Going Virtual – part 1

Unknown-1As is probably obvious by now, I’m involved in playing for (and MDing) a musical I co-wrote, this summer. So is my wife, Anne – she’s doubling on flute and keyboards.

A lot of the songs from this show date back to the early 90s, or from recordings made in the late 90s, and the ‘definitive’ recordings of them are very much layered with the keyboards sounds we had available to us at the time: specifically, a Roland XP80, Alpha Juno 2 and D10 and a Korg X-5D (what can I say? We weren’t made of money back then!). Anne’s very fond of a couple of patches on the Juno, and for all we tried to emulate them on the XP80 and/or the X-5D, it’s not the same.

While I was pondering this, I had my attention drawn to an article and a series of videos from Keyboard magazine about the 2012 Springsteen tour, particularly how David Rosenthal had replaced all of their old legacy boards with a hi-tech modern virtual rig, featuring Apple’s MainStage and a few other tools. Actually, ‘had my attention drawn to’ doesn’t begin to cover it – ‘had my socks blown off by’ would be closer. Essentially, he completely cloned and replaced the rig during tour rehearsals, essentially without the (somewhat fussy) keyboard players and techs actually noticing.

“What the heck”, I think. “If it’s good enough for Springsteen, it’s good enough for my wife…” (Anyone who doesn’t understand that, clearly isn’t married!)

First steps, then, were to gather the hardware.

Anne’s pride and joy is her Roland XP-80 – she’s had it since new, and loves both the 76 notes and the semi-weighted feel. Like it or not, this is going to be her master keyboard. It also has the advantage that we can program an emergency bank of patches (strings, choir pad, piano, organ etc) in the event of the virtual rig going down. (Always, always, think about failure and backups!).

On top of that, she wants a second keyboard: for reasons I don’t understand, she really doesn’t like patches with splits in, even though modern technology allows for smart splits where the split point moves in the context of your playing. I did consider using either the Juno or the D-10, but both have had repairs in the past year or two, and I’m loath to risk what are actually 30+ year old keyboards for a one-off but critical performance. After a bit of shopping around, and checking that she wasn’t going to complain about only having four octaves, I went for a Samson Graphite 49 – I’ll do a full review later, but basically it’s a 4 octave USB/MIDI master keyboard with an array of assignable knobs, sliders and pads.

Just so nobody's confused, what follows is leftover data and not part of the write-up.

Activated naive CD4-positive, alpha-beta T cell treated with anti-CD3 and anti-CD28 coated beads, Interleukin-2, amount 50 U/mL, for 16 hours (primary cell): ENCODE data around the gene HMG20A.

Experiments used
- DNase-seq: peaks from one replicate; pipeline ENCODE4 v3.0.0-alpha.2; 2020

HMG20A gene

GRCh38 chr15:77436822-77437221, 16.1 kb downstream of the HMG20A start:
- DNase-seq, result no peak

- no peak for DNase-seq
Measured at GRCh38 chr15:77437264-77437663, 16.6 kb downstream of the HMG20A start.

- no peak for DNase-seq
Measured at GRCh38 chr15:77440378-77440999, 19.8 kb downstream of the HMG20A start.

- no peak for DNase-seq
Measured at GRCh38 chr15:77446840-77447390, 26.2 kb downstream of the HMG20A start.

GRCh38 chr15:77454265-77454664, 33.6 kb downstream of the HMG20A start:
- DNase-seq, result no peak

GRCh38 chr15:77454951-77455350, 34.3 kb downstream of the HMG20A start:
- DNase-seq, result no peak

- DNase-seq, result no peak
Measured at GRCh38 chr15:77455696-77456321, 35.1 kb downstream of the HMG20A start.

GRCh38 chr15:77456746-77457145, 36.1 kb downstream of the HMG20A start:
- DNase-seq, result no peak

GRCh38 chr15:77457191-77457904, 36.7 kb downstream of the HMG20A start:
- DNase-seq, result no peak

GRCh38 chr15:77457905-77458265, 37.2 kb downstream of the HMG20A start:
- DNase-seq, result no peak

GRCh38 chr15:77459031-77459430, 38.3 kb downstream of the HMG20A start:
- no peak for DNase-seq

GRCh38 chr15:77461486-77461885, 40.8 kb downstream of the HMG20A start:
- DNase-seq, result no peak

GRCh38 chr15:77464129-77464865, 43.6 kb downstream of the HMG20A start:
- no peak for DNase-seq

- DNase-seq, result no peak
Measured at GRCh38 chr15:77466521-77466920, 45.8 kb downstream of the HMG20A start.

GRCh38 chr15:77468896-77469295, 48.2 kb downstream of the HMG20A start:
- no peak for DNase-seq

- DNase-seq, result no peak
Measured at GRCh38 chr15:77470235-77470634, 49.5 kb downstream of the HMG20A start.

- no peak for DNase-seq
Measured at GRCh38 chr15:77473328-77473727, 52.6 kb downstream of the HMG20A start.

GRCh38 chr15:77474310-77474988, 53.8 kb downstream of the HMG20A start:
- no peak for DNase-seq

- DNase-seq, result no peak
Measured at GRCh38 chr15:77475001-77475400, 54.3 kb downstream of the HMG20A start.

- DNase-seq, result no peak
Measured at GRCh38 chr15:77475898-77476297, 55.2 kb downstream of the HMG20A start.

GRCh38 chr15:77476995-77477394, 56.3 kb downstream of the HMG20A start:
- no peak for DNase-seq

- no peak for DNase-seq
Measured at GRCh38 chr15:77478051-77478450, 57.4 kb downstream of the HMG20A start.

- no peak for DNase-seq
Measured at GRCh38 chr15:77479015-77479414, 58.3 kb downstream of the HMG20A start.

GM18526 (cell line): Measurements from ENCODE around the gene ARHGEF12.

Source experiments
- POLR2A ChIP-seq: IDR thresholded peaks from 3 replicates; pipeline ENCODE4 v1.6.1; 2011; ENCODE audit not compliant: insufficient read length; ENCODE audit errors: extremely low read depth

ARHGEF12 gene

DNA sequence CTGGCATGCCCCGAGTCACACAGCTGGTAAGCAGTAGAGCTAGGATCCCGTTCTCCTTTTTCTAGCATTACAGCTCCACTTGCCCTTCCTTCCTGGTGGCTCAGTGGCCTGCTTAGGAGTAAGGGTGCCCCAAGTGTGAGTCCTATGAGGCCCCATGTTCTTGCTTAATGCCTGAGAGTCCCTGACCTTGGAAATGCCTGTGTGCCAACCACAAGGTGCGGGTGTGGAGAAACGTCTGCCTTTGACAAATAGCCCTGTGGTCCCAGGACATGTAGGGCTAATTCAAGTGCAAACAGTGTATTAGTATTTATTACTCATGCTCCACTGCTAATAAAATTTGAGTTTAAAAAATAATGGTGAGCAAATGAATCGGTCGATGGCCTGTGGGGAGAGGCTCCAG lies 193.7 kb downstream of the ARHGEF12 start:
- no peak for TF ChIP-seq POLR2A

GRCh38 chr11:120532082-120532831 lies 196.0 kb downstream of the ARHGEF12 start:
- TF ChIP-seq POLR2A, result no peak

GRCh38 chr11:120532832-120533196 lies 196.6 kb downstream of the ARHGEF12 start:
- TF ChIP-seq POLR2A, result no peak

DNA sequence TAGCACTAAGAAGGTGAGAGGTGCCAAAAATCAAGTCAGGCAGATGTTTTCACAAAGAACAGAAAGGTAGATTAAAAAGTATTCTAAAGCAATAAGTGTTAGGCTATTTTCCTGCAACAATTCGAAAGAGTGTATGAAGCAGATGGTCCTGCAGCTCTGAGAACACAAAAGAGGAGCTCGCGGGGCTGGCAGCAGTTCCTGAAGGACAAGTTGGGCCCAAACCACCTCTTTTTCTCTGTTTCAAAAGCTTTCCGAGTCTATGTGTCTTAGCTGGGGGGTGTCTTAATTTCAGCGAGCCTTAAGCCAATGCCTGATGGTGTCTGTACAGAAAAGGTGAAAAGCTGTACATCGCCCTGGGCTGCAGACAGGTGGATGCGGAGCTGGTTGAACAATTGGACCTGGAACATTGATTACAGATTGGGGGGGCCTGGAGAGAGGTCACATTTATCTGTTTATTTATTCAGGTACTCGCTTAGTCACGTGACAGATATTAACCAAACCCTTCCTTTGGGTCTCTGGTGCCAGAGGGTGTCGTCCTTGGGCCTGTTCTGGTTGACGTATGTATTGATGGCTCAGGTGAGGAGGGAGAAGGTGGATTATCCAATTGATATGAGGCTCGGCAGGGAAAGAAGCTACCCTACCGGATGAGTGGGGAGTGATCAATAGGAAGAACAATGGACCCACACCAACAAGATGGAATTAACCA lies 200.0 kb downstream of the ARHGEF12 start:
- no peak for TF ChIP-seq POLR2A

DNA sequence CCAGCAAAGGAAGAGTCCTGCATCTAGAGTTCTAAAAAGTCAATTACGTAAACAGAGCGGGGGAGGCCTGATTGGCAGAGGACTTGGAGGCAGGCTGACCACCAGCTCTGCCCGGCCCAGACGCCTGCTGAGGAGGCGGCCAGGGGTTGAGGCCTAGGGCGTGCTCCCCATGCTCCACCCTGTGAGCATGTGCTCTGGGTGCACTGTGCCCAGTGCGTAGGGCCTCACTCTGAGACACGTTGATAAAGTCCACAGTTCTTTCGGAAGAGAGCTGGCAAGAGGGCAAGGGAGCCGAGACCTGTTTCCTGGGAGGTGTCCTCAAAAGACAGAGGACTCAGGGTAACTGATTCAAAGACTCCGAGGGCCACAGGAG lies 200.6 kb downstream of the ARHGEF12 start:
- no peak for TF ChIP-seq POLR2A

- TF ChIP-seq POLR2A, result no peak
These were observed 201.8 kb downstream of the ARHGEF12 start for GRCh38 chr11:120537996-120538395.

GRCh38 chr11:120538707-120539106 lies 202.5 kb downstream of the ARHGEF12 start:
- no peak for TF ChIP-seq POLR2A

So there’s two keyboards. For the virtual part of the rig, I have a spare (it’s a long story) 2012 MacBook Pro, from which we removed the boot drive, and replaced it with a Seagate 1TB hybrid drive (basically, it’s a mixed SSD and normal drive with some smart software that keeps the regularly accessed data on the SSD portion), 16GB of RAM and a fresh clean install of OS X. Needless to say, this absolutely flies!

On top of that, we needed a MIDI interface – a M-Audio Midisport 4×4 – and a decent audio interface. This latter is made a little harder by the fact that the MacBook Pro only has two USB ports. I did consider a USB hub, but that’s just more cabling, so we went for the M-Audio Firewire Solo that we’ve had lying around for a while.

Off then went the rather large order to Amazon, for that little lot plus a bunch of MIDI cables, some doubled jack-to-jack leads, a pair of Behringer mic-stand mounted monitors (Anne’s been using a very vintage Sharma 2×12″ keys combo for heaven knows how long), a small Behringer Xenyx 1002B stereo mixer and a Stagg laptop stand.

Next time? Putting it all together.

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